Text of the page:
One week after dropping its atomic bomb on the city of Baltimore, the New York Times gazes across the remaining rubble, notices a few cultural daisies still standing here and asks its readers to pluck a few of these wayward survivors and press them to their hearts.

On March 17, it was pure devastation – a New York Times Magazine cover story headlined, “How an American City Falls Apart: The Tragedy of Baltimore.” The piece was longer than the Old Testament and contained biblical-style curses upon mankind, plus pious lamentations over the city’s poverty, our crime, our abandoned buildings, our citizens eager to catch the last bus out of town, our …

Hell, do we need another recitation of our problems?

This week, The Times gives us another big spread. But this one pats us on the head. It’s headlined, “Why Baltimore Persists as a Cultural Beacon: The city (population 600,000) has produced an eclectic variety of artists, including John Waters, Joyce J. Scott, David Simon and Abdu Ali.”

Hey, Bawlamer, we’re eclectic!

The piece was written by Andrew Martin, who tells us, “I was born in Columbia, Md., a suburb of Baltimore.”

Uh, hold it right there, Andrew. Columbia is not a suburb of Baltimore. Pikesville and Towson and Glen Burnie are suburbs of Baltimore. Columbia is a city in Howard County. If anything, Columbia is a suburb of Ellicott City.

But, Martin informs us, as if offering assurance that he knows the turf, “I travel to Baltimore and its surroundings every year or two.”

Yeah, that ought to give him a sense of texture.

Anyway, he needn’t bring up his reportorial bona fides. The piece is thoughtful enough, if you don’t mind a kind of paternalistic tone, such as wishing us luck as “the odd, ambitious place where murderous drag queens roam the streets.”  

The “murderous drag queen” Martin is wistfully recalling is John Waters’ pal, Divine. Martin likes Waters’ early movies because they feel like “looking through a keyhole into a very particular, and quite varied, fetish party.” He likes “The Wire” because David Simon’s “drug dealers are philosophers, the police brutal poets of vulgarity.”

Martin declares, “A deep variant of the strange runs through the water in Baltimore,” a place he finds “an otherwise relatively inconsequential midsize city … rare in today’s cultural landscape.”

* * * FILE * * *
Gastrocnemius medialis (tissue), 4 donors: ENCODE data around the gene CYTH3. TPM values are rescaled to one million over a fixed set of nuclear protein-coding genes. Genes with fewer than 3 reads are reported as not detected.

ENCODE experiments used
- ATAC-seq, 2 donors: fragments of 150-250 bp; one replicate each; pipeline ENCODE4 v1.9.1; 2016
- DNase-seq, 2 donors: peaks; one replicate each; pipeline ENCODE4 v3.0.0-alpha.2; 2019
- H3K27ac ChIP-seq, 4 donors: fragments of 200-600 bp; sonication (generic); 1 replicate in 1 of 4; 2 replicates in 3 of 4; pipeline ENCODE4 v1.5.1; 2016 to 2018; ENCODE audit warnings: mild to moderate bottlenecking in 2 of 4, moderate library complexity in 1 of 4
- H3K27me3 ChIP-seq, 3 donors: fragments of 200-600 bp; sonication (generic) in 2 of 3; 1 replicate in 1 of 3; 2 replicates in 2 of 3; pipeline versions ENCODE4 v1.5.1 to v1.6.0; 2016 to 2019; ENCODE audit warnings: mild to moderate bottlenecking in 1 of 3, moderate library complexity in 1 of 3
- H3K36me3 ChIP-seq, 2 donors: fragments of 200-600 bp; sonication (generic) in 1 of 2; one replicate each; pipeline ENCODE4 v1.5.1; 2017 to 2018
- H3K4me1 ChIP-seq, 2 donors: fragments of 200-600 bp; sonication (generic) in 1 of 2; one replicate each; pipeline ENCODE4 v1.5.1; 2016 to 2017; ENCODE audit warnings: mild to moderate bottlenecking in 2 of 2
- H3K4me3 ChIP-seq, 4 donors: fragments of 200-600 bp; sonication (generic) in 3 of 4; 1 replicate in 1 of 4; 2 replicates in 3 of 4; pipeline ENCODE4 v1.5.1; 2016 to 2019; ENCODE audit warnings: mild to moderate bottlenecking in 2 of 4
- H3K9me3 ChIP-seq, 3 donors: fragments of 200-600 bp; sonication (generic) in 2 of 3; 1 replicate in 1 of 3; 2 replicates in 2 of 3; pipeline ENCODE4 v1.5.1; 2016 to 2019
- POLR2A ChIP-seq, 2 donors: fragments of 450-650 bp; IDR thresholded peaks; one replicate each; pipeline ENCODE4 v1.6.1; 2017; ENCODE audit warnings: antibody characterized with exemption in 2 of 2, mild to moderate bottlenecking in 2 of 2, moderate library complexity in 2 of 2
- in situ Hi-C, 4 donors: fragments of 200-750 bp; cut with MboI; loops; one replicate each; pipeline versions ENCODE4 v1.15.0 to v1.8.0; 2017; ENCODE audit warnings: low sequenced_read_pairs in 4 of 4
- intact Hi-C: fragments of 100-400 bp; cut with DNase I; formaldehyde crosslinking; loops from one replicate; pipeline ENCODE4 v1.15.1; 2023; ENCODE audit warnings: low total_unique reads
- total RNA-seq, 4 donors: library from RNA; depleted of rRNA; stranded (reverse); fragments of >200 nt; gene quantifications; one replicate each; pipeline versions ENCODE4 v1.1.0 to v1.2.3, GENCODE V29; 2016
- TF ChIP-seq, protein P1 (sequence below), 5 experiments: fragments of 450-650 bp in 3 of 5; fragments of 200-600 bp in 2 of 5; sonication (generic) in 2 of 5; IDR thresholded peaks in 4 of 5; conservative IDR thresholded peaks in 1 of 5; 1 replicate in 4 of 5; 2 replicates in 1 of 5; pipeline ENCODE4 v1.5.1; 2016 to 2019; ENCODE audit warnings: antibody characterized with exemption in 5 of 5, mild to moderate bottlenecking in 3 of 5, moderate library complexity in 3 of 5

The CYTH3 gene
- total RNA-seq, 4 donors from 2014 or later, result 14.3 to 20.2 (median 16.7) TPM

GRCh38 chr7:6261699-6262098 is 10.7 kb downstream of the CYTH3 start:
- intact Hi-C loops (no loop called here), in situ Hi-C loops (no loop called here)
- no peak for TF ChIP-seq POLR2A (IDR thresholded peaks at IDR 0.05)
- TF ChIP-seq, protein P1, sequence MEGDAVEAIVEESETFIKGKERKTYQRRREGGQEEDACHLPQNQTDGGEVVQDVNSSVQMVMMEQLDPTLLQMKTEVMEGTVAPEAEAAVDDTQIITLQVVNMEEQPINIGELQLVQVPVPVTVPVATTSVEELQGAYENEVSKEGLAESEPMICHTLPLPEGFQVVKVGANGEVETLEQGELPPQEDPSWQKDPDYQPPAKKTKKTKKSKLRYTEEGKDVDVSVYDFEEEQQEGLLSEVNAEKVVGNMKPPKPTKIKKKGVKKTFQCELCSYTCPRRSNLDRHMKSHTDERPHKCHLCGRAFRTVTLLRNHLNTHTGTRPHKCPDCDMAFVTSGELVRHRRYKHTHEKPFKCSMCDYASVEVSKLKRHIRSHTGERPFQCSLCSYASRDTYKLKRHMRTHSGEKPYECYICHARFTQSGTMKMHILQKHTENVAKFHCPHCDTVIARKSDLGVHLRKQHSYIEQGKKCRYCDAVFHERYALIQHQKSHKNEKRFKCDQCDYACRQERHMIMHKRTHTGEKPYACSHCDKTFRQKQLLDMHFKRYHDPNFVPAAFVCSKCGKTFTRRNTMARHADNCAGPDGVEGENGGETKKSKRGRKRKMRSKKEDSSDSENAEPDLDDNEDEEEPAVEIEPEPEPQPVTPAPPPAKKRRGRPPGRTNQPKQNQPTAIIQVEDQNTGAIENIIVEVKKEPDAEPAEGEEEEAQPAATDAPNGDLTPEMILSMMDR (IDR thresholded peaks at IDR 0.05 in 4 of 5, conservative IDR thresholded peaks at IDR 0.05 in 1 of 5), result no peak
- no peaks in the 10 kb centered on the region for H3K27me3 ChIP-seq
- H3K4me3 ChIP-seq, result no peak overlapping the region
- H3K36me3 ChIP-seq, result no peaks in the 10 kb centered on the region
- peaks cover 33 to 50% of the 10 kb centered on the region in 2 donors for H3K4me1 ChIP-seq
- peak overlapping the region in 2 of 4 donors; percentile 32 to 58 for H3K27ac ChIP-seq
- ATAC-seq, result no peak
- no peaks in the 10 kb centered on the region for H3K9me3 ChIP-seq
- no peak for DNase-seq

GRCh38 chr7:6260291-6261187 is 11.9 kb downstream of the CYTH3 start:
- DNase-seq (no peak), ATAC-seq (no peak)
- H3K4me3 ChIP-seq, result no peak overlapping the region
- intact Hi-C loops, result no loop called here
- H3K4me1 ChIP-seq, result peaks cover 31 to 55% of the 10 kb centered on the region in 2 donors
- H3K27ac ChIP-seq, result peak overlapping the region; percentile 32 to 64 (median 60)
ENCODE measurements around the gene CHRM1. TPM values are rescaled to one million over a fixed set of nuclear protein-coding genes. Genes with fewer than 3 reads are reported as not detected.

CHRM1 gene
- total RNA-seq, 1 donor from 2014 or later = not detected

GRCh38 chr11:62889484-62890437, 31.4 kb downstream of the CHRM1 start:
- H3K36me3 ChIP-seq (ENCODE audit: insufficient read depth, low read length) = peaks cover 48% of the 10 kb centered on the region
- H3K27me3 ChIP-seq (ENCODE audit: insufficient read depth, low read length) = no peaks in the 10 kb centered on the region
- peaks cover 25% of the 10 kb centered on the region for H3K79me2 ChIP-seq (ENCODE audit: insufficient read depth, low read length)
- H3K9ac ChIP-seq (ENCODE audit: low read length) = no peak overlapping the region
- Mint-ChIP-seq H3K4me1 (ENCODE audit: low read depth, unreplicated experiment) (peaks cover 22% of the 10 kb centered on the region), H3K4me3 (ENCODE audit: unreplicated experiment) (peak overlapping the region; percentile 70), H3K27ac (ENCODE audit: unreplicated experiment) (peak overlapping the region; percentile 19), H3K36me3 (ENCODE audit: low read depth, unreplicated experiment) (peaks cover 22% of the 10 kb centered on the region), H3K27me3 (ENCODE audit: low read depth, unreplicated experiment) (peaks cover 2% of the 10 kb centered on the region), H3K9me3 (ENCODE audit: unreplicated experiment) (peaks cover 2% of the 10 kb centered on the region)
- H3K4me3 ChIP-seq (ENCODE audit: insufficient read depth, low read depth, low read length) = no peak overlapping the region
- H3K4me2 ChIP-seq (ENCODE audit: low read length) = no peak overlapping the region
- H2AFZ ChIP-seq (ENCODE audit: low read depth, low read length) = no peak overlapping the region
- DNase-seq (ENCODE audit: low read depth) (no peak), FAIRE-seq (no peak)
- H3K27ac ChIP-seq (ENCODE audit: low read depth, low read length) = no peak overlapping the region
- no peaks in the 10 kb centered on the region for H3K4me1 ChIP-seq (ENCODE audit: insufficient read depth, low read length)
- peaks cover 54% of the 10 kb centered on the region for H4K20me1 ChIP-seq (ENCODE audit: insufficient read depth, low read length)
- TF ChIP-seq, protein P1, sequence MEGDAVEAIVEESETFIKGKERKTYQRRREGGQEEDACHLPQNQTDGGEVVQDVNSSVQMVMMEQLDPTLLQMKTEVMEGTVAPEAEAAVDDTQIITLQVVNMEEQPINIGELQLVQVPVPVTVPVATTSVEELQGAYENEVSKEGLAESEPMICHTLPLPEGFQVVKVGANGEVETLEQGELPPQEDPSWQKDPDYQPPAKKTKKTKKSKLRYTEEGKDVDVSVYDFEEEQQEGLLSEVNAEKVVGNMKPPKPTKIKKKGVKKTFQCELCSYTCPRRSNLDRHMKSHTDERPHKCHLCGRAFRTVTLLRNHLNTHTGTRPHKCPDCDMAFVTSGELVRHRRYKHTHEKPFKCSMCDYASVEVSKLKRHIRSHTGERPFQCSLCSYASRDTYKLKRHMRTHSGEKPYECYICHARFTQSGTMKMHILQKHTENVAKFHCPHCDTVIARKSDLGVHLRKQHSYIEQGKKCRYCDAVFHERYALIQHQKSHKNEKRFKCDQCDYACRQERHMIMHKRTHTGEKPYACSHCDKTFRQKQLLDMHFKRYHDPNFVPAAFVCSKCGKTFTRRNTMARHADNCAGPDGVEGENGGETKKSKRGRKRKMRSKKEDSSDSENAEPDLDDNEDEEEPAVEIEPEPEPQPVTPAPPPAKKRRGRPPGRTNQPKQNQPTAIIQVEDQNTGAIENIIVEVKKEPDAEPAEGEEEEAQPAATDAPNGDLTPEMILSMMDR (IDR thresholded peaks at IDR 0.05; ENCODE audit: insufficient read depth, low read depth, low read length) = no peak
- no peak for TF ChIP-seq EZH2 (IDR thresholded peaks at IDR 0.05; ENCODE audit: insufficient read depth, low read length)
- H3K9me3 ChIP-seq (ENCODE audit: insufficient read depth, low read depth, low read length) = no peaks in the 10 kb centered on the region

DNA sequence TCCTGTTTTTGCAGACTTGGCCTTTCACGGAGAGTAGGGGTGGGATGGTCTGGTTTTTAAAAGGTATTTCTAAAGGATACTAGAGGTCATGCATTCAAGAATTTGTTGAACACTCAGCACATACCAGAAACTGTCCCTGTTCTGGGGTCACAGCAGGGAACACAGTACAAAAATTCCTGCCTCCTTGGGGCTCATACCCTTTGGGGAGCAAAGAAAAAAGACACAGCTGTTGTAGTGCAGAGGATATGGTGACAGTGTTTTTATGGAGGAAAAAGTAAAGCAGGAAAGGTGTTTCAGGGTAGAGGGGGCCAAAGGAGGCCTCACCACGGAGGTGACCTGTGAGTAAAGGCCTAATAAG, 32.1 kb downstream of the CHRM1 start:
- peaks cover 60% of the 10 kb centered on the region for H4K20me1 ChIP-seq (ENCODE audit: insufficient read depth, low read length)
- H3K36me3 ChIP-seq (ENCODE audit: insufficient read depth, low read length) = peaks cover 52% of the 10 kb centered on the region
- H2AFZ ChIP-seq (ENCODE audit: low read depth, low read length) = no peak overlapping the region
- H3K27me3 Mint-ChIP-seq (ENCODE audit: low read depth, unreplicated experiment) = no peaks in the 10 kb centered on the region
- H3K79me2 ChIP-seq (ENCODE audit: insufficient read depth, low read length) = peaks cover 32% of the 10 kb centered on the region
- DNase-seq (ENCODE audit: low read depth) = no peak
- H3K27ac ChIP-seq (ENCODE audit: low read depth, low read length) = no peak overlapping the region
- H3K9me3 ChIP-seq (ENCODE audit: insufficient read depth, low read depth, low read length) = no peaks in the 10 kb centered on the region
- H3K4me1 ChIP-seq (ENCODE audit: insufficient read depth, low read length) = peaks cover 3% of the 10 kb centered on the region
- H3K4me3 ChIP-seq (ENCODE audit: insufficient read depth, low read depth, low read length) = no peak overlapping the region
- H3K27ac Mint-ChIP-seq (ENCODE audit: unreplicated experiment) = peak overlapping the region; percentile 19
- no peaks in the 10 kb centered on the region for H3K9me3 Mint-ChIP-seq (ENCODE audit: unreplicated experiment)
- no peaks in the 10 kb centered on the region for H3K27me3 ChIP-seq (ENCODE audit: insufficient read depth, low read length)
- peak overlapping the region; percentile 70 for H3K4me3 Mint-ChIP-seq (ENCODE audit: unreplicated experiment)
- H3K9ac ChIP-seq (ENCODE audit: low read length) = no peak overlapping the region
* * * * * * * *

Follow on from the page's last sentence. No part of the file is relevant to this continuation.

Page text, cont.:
Why is Baltimore such a rare find? “The longstanding availability of cheap space in which to work and experiment combined with the interconnected collegiality of its arts communities has fostered this energy, even as Baltimore’s residents, artistic and otherwise, struggle with the city’s dire political conditions. This paradox … is at the heart of the city’s creative life.”

Really?

How about this, New York Times? How about we get back to that fancy word used in your very own headline: “eclectic” – meaning, in the general dictionary definition, “deriving ideas, style or taste from a broad and diverse range of sources.”

Just as The Times wishes to define our artists as “eclectic,” it’s also a label for this city – or any city. And any writer can focus on one area of town, one community, one neighborhood – or a handful – and come away with a story that’s completely different than the story you’d get from another location or handful of them.

Parts of cities are in trouble, and parts are thriving. Harborplace used to be rotting piers and street vagrants and seagulls who somehow missed the last flight out of town. Harbor East used to be the William O. Scarlett Seed Co. sitting next to acres of cement and weeds. Now look at them.

Or take a look at the area around Johns Hopkins Hospital, where old row houses that should have been condemned decades ago were finally torn down and replaced by lots of new housing – at the same time the hospital is expanding like crazy.

Or look at the Butchers Hill area near Patterson Park, where median home values have more than doubled over the past decade. Some call this gentrification. Others see it as an area once pronounced troubled and now pronounced reborn.

That’s Baltimore — hell, it’s any city — where pieces are falling down at the same time that other pieces, previously pronounced dead, are coming alive once again.

Michael Olesker

A former Baltimore Sun columnist and WJZ-TV commentator, Michael Olesker is the author of six books. His most recent, “Front Stoops in the Fifties: Baltimore Legends Come of Age,” was reissued in paperback by the Johns Hopkins University Press.